July 30 (Bloomberg) -- Jet Airways (India) Ltd. won approval from India’s investment panel to sell a stake to Etihad Airways PJSC, the first share sale by a local carrier to a foreign airline after the nation eased ownership rules.
Jet’s plan to sell a 24 percent stake to Etihad was approved by the Foreign Investment Promotion Board, Economic Affairs Secretary Arvind Mayaram told reporters in New Delhi yesterday. The deal will need approvals from India’s finance minister and Cabinet Committee on Economic Affairs, a government official said, asking not to be named pending a formal announcement. Jet rose as much as 8.3 percent in Mumbai trading.
The agreement with Abu Dhabi-based Etihad will help Jet raise 20.6 billion rupees ($347 million) of funds for fleet expansion and pare debt after six years of losses caused by a price war and high fuel costs. Etihad will gain access to a market where air travel is forecast by CAPA Centre for Aviation and SITA to triple to 452 million by 2020.
“This deal is progressive for air transportation in the South Asian region and will have an impact on the global aviation business,” Mark D. Martin, chief executive officer of Dubai-based Martin Consulting LLC, said in a telephone interview. “There will be challenges that will take about 9-12 months to iron out after which they can focus on improving marketshare and optimizing the synergies.”
The Indian carrier will need government approvals for any future change in shareholding agreement, the official said. Etihad will have two representatives on Jet’s board, he said.
Ragini Chopra, a spokeswoman for Mumbai-based Jet, declined to comment as the “regulatory process” is still underway. Etihad yesterday declined to immediately comment on the deal.
Etihad in April had agreed to pay 754.74 rupees a share.
Shares of Jet jumped 2.6 percent to 421.80 rupees as of 9:38 a.m. The stock had surged 11 percent to 634.80 rupees on April 25, a day after the deal was announced.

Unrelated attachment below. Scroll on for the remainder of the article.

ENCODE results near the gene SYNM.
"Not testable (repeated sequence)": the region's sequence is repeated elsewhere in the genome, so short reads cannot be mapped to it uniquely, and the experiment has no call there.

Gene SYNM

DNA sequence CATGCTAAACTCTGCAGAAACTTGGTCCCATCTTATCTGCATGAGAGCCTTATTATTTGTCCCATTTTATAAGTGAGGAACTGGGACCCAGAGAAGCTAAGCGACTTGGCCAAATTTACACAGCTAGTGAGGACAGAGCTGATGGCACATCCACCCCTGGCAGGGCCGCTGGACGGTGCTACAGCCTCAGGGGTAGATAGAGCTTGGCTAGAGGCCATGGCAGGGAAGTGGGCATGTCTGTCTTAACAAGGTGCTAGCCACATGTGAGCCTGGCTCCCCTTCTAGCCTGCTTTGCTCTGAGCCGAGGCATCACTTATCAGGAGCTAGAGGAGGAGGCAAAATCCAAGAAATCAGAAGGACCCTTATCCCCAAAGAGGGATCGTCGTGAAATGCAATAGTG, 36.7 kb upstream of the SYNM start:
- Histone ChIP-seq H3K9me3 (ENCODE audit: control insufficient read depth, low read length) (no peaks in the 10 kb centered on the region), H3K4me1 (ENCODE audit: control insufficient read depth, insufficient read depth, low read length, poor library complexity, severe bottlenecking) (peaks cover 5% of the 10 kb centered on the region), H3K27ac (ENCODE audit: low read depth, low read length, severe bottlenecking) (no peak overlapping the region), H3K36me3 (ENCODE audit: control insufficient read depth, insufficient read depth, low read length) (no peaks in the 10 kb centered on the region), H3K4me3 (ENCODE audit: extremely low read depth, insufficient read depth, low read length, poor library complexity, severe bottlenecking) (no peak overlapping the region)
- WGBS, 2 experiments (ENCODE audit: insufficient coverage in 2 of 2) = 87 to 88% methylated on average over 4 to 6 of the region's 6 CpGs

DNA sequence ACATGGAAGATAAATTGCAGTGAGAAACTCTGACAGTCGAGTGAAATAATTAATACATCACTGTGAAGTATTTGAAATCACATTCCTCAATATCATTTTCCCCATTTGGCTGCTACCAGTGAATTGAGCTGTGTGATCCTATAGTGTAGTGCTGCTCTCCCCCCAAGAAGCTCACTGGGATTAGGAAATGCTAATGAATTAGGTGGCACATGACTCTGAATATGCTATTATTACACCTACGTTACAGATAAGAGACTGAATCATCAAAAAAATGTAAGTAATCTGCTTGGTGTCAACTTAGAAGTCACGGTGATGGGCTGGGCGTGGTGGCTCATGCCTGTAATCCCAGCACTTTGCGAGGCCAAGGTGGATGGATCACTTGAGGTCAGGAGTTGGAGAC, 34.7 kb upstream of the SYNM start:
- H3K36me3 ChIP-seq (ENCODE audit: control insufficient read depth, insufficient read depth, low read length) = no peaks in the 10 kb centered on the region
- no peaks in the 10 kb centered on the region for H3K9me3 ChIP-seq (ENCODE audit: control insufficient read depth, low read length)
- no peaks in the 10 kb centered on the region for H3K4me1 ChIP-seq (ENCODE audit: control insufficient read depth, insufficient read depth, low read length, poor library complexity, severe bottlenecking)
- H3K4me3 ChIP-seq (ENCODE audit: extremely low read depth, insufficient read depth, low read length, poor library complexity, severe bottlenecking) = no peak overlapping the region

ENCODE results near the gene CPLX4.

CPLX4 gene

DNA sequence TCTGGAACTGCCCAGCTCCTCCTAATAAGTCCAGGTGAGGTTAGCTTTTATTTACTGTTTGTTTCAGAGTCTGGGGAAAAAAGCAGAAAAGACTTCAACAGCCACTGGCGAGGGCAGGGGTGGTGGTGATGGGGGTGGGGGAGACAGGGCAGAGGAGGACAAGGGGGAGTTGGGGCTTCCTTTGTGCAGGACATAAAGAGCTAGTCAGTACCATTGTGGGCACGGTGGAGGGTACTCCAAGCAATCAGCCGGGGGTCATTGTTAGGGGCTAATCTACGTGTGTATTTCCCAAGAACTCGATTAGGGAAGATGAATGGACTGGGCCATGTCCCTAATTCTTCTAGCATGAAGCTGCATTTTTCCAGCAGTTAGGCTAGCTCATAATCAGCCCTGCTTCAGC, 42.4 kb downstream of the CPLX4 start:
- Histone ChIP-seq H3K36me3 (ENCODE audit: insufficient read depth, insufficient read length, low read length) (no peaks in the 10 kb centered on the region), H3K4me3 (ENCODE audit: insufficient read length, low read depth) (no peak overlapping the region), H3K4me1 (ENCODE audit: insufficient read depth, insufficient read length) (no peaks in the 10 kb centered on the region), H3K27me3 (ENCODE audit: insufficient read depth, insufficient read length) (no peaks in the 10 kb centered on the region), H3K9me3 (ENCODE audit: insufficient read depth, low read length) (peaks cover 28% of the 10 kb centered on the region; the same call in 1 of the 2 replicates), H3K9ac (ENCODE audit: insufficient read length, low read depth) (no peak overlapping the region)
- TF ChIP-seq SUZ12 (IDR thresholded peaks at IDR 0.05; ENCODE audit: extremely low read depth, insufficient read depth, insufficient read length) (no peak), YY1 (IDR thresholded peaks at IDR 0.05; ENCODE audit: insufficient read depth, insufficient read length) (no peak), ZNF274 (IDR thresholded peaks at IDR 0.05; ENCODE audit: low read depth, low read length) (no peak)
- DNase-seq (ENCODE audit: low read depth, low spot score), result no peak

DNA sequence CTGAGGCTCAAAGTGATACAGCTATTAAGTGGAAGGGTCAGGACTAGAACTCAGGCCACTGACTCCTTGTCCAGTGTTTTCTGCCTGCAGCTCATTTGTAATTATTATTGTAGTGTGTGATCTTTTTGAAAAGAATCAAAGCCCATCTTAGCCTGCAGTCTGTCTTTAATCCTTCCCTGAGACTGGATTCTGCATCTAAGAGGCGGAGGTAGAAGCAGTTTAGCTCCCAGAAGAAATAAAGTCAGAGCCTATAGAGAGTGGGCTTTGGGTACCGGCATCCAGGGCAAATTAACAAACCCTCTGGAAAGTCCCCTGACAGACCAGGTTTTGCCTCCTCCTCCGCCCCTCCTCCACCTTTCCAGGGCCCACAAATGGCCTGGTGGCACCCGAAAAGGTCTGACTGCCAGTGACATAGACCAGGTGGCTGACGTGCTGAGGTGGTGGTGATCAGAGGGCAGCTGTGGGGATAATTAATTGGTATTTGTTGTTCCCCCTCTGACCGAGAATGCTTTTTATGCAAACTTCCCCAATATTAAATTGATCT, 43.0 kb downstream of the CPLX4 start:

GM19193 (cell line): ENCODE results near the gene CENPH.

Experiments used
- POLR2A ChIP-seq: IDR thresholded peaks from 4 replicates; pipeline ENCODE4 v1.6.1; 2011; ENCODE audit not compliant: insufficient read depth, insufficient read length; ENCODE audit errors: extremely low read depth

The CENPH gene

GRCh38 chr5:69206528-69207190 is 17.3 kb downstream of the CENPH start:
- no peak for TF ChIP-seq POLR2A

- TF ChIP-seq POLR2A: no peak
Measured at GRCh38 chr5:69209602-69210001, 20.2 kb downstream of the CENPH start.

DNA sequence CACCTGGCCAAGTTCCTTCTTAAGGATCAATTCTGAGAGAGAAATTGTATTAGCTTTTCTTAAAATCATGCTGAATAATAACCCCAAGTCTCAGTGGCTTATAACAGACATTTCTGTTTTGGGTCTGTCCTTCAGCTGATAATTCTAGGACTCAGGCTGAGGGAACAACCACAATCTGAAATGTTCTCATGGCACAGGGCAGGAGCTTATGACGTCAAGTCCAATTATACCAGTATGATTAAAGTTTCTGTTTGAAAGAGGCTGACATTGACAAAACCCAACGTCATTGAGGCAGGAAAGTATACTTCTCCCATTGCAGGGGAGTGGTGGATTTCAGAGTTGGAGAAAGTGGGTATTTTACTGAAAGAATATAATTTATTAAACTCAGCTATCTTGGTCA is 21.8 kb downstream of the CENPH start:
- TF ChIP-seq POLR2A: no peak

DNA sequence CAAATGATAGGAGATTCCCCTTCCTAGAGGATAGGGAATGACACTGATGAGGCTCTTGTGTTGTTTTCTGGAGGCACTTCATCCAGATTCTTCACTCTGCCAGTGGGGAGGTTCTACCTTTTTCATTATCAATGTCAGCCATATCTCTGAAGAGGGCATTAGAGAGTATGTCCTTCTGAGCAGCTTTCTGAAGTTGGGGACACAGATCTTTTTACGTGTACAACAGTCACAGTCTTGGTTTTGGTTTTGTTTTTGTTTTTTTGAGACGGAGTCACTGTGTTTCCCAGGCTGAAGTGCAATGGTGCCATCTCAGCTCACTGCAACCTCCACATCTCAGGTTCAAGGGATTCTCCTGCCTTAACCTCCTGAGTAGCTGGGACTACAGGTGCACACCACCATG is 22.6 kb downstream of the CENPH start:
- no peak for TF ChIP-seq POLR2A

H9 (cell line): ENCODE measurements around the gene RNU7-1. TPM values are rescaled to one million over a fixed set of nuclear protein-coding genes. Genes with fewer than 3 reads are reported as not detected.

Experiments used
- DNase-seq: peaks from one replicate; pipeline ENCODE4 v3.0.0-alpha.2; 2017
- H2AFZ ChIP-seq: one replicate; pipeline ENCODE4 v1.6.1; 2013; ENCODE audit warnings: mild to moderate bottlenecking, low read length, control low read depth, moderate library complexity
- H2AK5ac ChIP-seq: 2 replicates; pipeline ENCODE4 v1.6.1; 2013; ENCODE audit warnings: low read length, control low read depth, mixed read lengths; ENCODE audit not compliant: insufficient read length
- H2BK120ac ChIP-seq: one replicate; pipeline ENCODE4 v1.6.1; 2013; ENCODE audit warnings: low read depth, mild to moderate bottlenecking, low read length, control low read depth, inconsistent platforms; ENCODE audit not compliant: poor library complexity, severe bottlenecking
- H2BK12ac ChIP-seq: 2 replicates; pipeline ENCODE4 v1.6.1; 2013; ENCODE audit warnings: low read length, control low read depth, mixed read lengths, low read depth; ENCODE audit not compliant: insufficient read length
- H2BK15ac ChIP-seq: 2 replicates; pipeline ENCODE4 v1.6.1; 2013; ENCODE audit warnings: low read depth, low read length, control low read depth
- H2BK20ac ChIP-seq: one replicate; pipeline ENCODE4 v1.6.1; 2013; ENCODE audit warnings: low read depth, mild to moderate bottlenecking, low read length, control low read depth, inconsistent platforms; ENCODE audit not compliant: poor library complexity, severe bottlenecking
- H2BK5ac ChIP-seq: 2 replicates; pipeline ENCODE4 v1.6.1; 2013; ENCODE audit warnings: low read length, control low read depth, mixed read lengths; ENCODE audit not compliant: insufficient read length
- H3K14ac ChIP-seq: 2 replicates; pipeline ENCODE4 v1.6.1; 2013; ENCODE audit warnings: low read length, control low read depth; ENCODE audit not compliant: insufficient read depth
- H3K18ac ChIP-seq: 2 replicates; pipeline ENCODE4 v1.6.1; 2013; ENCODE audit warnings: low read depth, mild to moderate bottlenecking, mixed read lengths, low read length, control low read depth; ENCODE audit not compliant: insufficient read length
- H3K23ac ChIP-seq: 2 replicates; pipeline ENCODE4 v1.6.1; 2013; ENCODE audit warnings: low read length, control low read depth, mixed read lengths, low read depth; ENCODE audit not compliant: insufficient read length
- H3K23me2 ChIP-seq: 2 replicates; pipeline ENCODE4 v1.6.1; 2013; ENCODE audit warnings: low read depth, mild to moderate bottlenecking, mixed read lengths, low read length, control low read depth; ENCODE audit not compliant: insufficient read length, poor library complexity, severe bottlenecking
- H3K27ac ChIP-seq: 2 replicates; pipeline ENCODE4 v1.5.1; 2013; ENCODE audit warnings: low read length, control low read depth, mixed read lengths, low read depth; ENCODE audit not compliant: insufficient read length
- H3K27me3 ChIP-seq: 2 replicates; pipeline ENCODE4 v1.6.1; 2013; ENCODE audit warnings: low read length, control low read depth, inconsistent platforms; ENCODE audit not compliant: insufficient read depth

The Indian airline will boost domestic seat capacity by as much as 8 percent annually over the next three years as it takes delivery of 46 aircraft, ordered with Boeing Co. earlier, K.G. Vishwanath, vice president of commercial strategy, told analysts in a conference call on May 27. The company is considering an order for Boeing 737 planes, he said.
Jet also hired a new chief executive officer. The carrier named Gary Kenneth Toomey, the former CEO of Air New Zealand Ltd., to succeed Nikos Kardassis who resigned June 5, less than two months after the stake sale agreement. Prime Minister Manmohan Singh’s government in September allowed foreign carriers to buy as much as 49 percent of local operators.
State-owned Etihad has invested in smaller operators to help feed long-haul flights and turn its home emirate into a hub for intercontinental travel. It owns stakes in Air Berlin Plc, Air Seychelles Ltd., Virgin Australia Holdings Ltd. and Aer Lingus Group Plc.
Jet is in talks with Etihad to lease out some excess aircraft capacity including Airbus SAS A330 planes, Vishwanath had said.
The carrier has said it will focus on increasing services to Abu Dhabi by adding more direct flights to the emirate from smaller Indian cities. It will also look at expanding services to Europe with new direct flights.
Jet, due to announce first-quarter results on Aug. 8, in May reported a wider-than-estimated fourth-quarter loss of 4.96 billion rupees because of higher aircraft lease costs and a one-time expense.
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